Effects of paracetamol (acetaminophen) on gene expression and permeability properties of the rat placenta and fetal brain.
AuthorKoehn, LM; Huang, Y; Habgood, MD; Kysenius, K; Crouch, PJ; Dziegielewska, KM; Saunders, NR
PublisherF1000 Research Ltd
AffiliationPharmacology and Therapeutics
Document TypeJournal Article
CitationsKoehn, L. M., Huang, Y., Habgood, M. D., Kysenius, K., Crouch, P. J., Dziegielewska, K. M. & Saunders, N. R. (2020). Effects of paracetamol (acetaminophen) on gene expression and permeability properties of the rat placenta and fetal brain.. F1000Res, 9, pp.573-. https://doi.org/10.12688/f1000research.24119.2.
Access StatusOpen Access
Open Access at PMChttp://www.ncbi.nlm.nih.gov/pmc/articles/PMC7477648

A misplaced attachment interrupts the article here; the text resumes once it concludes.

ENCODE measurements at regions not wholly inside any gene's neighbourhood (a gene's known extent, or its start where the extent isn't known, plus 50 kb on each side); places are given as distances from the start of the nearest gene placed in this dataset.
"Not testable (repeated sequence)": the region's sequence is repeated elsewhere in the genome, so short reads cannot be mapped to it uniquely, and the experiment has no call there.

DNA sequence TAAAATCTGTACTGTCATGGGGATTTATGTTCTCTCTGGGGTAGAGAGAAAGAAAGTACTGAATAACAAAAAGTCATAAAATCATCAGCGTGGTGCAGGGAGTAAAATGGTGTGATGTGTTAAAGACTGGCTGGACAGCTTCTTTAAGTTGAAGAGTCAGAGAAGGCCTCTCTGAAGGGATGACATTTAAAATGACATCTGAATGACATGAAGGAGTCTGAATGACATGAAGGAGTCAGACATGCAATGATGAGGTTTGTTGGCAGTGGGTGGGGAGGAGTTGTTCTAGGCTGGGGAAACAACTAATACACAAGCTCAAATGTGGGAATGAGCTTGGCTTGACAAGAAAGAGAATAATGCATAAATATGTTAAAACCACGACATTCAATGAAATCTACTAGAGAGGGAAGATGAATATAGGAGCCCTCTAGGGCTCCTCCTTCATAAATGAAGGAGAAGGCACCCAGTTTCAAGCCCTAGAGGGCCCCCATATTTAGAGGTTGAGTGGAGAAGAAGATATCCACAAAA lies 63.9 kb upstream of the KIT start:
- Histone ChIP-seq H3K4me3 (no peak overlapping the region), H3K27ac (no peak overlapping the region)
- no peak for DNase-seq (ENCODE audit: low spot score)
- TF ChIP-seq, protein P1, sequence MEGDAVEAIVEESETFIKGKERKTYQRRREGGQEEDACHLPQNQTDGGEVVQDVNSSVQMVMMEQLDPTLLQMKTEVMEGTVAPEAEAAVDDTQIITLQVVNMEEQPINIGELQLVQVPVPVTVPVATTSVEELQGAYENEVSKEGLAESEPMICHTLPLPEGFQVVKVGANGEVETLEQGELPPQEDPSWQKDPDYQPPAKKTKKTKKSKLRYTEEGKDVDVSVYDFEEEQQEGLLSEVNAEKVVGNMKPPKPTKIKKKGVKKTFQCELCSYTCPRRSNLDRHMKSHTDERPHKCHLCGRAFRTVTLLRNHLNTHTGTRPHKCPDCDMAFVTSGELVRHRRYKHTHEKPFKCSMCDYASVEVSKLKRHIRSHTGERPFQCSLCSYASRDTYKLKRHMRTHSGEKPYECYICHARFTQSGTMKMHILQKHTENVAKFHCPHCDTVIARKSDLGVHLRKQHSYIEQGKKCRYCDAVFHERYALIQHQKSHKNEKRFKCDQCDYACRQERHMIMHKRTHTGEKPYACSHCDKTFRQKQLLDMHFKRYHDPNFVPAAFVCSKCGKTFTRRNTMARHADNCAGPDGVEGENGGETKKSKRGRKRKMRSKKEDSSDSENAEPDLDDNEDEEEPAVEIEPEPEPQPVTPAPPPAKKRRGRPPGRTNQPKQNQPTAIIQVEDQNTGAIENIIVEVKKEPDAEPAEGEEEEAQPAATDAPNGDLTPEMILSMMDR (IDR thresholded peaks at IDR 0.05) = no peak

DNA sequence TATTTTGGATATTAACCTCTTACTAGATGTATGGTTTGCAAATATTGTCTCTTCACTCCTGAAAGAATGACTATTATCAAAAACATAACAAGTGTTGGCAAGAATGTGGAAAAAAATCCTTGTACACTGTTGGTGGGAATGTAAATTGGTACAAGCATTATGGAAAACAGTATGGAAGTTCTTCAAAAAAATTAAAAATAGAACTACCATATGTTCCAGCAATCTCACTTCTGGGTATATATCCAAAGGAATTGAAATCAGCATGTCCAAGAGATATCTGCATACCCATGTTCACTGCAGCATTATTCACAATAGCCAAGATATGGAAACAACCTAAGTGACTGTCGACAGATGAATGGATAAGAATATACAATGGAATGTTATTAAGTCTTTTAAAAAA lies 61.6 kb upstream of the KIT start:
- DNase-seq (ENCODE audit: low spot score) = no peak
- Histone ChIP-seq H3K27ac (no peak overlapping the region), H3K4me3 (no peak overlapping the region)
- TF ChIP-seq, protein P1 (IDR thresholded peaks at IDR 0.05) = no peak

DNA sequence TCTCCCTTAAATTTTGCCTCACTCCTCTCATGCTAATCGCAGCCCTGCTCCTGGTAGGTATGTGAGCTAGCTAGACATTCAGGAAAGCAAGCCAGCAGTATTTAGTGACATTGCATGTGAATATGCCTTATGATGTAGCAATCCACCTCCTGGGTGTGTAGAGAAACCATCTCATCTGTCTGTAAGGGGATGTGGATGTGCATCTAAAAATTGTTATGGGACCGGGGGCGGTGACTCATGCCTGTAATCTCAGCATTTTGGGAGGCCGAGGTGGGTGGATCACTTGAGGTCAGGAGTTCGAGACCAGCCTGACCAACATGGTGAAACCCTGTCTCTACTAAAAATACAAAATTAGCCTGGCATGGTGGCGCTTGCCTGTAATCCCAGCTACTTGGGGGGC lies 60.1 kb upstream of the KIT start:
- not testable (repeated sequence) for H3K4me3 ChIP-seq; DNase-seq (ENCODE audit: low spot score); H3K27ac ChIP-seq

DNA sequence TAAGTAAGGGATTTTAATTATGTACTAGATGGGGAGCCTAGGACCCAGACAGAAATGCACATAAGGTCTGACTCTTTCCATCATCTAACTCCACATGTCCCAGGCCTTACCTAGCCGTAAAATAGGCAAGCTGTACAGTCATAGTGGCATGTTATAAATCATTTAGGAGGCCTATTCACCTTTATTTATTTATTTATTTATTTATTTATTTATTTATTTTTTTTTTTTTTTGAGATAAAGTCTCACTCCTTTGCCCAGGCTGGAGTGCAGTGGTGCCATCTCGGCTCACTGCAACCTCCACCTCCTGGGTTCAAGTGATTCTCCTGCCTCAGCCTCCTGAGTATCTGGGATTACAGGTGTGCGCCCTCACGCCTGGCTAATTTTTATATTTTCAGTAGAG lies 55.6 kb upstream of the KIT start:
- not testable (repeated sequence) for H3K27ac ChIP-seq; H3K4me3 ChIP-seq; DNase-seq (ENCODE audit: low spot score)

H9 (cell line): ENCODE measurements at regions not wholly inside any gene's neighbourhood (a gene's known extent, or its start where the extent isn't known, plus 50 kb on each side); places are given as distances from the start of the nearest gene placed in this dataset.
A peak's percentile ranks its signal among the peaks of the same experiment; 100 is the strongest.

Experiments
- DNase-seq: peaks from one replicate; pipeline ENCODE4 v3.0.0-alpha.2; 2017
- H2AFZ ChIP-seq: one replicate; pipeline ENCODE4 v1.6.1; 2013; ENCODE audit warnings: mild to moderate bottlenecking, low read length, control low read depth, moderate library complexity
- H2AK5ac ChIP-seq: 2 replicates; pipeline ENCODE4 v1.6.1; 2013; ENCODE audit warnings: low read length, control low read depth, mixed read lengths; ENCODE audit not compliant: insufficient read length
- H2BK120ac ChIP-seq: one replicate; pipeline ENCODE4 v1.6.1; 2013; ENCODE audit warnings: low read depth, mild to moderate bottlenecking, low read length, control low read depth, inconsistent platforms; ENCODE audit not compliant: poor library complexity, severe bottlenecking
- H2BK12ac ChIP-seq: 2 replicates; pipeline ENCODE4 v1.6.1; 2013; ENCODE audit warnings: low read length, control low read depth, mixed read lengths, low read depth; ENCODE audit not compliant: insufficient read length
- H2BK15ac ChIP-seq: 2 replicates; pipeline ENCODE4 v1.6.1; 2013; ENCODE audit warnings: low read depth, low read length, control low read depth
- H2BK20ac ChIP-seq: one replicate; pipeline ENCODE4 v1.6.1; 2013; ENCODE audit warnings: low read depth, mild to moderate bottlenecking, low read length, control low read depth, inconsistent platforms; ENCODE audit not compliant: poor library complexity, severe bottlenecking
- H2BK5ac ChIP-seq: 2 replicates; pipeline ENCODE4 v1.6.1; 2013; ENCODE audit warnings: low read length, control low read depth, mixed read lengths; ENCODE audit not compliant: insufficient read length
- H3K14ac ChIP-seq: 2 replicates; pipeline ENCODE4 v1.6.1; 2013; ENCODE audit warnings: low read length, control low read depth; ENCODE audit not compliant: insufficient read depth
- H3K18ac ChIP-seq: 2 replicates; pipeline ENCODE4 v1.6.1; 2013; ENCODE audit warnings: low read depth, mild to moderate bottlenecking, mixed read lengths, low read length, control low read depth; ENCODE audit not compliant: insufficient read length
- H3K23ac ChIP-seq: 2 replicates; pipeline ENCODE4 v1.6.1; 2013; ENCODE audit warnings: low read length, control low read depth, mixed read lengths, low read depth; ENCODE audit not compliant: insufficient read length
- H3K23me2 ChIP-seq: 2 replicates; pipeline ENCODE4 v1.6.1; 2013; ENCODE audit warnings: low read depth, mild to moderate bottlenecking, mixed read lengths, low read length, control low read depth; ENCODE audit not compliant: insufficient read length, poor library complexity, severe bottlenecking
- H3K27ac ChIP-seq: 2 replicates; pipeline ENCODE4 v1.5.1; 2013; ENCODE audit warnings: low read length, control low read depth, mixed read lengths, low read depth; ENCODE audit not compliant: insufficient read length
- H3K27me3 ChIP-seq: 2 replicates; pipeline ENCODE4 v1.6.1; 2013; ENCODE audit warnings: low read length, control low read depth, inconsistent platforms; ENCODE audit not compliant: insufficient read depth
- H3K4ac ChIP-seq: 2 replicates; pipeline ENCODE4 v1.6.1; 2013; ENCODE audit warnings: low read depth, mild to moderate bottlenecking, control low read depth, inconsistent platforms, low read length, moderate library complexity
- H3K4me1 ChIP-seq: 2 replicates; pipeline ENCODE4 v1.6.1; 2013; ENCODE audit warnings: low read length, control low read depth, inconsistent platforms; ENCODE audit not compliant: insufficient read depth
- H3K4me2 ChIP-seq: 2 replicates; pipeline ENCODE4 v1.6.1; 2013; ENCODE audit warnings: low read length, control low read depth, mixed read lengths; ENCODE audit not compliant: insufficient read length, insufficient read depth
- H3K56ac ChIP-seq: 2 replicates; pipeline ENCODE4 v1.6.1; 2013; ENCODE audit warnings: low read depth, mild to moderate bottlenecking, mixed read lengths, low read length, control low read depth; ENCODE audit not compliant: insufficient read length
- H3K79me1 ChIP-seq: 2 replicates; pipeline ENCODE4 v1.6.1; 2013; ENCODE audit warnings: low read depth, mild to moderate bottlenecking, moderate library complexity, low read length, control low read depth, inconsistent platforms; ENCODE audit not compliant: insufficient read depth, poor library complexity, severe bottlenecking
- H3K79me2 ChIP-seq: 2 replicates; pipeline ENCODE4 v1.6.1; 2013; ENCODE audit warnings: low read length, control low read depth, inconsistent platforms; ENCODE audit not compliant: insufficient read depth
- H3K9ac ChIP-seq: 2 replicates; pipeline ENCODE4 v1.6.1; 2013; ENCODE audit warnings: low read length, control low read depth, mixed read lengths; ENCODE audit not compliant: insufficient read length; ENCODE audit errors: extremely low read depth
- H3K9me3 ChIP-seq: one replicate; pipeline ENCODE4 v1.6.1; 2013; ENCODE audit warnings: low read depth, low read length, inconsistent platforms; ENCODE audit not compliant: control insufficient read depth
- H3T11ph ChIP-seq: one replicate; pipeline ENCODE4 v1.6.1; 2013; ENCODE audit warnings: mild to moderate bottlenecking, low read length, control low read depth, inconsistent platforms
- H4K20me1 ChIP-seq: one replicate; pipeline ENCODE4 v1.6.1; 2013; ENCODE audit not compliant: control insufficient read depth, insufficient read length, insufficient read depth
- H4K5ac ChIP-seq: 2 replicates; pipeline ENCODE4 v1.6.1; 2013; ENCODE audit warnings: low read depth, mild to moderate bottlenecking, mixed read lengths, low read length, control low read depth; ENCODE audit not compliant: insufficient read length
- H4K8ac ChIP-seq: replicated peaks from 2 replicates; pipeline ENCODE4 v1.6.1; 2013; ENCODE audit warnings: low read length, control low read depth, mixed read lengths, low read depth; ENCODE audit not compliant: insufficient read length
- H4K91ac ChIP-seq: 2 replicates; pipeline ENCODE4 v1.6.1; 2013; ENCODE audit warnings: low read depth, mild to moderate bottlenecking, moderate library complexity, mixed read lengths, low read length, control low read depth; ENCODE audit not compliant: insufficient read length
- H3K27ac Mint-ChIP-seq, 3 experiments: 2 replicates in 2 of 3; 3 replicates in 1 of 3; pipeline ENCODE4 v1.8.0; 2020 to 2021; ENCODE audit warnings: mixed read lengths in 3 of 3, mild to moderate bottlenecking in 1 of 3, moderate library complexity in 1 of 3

Background: Paracetamol (acetaminophen) is widely used in pregnancy and generally regarded as "safe" by regulatory authorities. Methods: Clinically relevant doses of paracetamol were administered intraperitoneally to pregnant rats twice daily from embryonic day E15 to 19 (chronic) or as a single dose at E19 (acute). Control samples were from un-treated age-matched animals. At E19, rats were anaesthetised, administered a final paracetamol dose, uteruses were opened and fetuses exposed for sample collection. For RNA sequencing, placentas and fetal brains were removed and flash frozen. Fetal and maternal plasma and cerebrospinal fluid were assayed for α-fetoprotein and interleukin 1β (IL1β). Brains were fixed and examined (immunohistochemistry) for plasma protein distribution. Placental permeability to a small molecule ( 14C-sucrose) was tested by injection into either mother or individual fetuses; fetal and maternal blood was sampled at regular intervals to 90 minutes. Results: RNA sequencing revealed a large number of genes up- or down-regulated in placentas from acutely or chronically treated animals compared to controls. Most notable was down-regulation of three acute phase plasma proteins (α-fetoprotein, transferrin, transthyretin) in acute and especially chronic experiments and marked up-regulation of immune-related genes, particularly cytokines, again especially in chronically treated dams. IL1β increased in plasma of most fetuses from treated dams but to variable levels and no IL1β was detectable in plasma of control fetuses or any of the dams. Increased placental permeability appeared to be only from fetus to mother for both 14C-sucrose and α-fetoprotein, but not in the reverse direction. In the fetal brain, gene regulatory changes were less prominent than in the placenta of treated fetuses and did not involve inflammatory-related genes; there was no evidence of increased blood-brain barrier permeability. Conclusion: Results suggest that paracetamol may induce an immune-inflammatory-like response in placenta and more caution should be exercised in use of paracetamol in pregnancy.
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